...The CDC's brazen end run around restrictions on gun-control research is hardly surprising given that when President Obama served on the board of the Joyce Foundation, it was the largest private funder of gun-ban research in the country. Now he has the resources of the whole federal government.

First we'll get the half-baked studies followed by fawning press coverage. Then Democratic politicians and activists will pretend the gun restrictions they've always wanted were spurred by the new government research.

This Washington Times essay was published October 22, 2009. Both predictions in the first sentence of the final paragraph are already coming true here in Ohio.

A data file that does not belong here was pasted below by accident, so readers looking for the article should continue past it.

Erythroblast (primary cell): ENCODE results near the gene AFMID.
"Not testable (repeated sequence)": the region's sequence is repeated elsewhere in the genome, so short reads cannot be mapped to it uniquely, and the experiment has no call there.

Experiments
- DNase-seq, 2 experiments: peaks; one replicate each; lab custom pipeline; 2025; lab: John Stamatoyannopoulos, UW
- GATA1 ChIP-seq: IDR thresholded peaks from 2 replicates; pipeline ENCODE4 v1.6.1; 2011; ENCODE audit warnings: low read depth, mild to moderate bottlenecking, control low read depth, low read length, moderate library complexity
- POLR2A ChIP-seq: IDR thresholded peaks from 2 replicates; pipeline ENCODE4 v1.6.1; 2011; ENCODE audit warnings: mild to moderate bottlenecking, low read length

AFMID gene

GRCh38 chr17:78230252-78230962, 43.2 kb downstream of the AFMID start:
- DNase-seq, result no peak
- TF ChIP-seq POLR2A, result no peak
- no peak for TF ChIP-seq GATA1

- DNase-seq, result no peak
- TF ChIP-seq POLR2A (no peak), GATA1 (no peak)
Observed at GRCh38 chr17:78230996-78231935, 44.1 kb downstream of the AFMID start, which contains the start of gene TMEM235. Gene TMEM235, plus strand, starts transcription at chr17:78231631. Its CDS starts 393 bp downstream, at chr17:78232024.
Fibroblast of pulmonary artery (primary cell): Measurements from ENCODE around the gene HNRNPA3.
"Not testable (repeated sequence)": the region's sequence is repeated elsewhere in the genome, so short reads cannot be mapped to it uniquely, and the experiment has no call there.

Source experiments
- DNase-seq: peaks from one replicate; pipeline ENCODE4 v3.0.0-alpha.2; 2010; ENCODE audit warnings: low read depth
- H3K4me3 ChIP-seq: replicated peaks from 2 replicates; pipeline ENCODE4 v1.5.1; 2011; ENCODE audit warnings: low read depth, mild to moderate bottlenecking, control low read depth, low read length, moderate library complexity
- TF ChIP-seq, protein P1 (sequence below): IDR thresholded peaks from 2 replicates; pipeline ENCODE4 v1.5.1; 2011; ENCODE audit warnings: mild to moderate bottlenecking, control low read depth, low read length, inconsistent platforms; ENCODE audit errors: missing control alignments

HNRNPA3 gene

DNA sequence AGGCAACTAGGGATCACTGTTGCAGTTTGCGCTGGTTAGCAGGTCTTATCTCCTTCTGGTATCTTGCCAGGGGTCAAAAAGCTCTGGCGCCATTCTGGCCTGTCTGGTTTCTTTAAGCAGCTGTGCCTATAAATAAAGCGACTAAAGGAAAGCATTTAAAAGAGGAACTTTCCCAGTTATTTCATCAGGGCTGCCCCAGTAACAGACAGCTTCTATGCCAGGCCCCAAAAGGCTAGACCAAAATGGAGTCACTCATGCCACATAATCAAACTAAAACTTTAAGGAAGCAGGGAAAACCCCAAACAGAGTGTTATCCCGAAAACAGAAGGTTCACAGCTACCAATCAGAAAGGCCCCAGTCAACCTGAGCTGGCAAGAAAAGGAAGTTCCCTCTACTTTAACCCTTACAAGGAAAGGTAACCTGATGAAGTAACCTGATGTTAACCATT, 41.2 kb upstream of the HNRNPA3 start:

Chad D. Baus is the Buckeye Firearms Association Vice Chairman.

Footnotes:
[1] "Trends in hanging and firearm suicide rates in Australia: substitution of method?," http://www.atypon-link.com/GPI/doi/abs/10.1521/suli.33.2.151.22775, Authors: Diego De Leo, MD, PhD, Jonathan Dwyer, PhD, David Firman, Kerryn Neulinger, B Behsc Grad, DIP PSYCH

[2] "Gun Control and Rates of Firearms Violence in Canada and the United States: A Comment," http://www.questia.com/googleScholar.qst?docId=5000258711, Authors: David Lester , Antoon A. Leenaars

[3] "Measures of Gun Ownership Levels for Macro-Level Crime and Violence Research," http://www.hawaii.edu/hivandaids/Measures_of_Gun_Ownership_Levels_for_Ma..., Author: Gary Kleck

[4] "Safe-Storage Gun Laws: Accidental Deaths, Suicides, and Crime," http://johnrlott.tripod.com/whitney.pdf, Authors: John Lott , John E. Whitley.